Scientific breakthroughs often result from years of dedication, collaboration, and a commitment to building upon past research. A groundbreaking study of RNA modification by Phil Bevilacqua ’87 eventually led to the 2023 Nobel Prize in Physiology or Medicine. Katalin Kariko and Drew Weissman earned this honor.
Bevilacqua, a distinguished Chemistry professor at Penn State, played a pivotal role in the research that contributed to the Nobel Prize. His RNA research began during his graduate studies at the University of Rochester, where he focused on RNA and precisely how it reacts to different catalysts. This interest in RNA led him to collaborate with Nobel laureate Tom Cech, who had discovered catalytic RNA, a significant development in RNA research.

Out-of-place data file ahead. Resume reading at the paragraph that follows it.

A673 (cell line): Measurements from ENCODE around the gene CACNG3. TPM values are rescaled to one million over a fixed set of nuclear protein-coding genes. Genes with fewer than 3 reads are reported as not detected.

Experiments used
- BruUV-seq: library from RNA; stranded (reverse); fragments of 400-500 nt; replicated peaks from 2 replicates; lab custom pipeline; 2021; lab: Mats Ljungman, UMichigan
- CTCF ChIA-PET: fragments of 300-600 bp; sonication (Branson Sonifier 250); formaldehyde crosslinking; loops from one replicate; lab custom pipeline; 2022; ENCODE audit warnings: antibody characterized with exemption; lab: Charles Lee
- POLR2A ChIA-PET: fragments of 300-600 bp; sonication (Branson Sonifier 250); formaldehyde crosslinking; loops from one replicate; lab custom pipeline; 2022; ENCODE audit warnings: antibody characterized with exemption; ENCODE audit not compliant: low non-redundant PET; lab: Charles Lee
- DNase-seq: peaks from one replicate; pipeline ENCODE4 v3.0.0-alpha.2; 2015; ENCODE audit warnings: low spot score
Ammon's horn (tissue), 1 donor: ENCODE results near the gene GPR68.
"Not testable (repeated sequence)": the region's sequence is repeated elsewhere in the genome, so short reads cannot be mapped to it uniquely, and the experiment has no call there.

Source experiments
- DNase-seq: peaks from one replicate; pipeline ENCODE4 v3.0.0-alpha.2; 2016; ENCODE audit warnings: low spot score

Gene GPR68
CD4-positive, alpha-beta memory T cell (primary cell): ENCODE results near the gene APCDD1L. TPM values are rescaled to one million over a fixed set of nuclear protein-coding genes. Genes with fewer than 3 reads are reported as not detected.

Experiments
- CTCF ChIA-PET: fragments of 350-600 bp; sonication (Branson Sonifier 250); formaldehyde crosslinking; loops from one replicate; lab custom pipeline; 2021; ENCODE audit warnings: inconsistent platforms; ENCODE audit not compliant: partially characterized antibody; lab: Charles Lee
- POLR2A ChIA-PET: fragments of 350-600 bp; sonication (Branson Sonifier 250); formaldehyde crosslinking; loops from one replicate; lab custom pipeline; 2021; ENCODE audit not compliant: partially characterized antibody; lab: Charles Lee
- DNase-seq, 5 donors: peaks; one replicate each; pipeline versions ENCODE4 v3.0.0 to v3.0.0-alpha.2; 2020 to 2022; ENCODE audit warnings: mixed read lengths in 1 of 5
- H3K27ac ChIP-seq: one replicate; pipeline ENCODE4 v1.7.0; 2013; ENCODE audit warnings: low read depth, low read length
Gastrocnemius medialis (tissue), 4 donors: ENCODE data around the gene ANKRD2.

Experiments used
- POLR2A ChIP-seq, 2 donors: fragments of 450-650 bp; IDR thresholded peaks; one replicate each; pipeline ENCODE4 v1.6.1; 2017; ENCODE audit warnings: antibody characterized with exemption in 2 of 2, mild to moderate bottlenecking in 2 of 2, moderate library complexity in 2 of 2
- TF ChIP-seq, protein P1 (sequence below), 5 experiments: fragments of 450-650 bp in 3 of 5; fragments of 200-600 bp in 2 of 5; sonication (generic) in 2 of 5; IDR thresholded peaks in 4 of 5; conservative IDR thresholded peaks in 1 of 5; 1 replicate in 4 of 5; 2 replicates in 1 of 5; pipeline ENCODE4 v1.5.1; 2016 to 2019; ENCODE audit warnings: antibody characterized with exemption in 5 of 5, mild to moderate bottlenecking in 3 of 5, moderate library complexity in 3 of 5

Bevilacqua's independent research program has always revolved around RNA, and his work intersects the fields of chemistry and biology. He has a joint appointment in the Department of Biochemistry and Molecular Biology, emphasizing the interdisciplinary nature of his research. This synergy is deeply rooted in his undergraduate days at John Carroll University, which is the blueprint for his students' aspirations.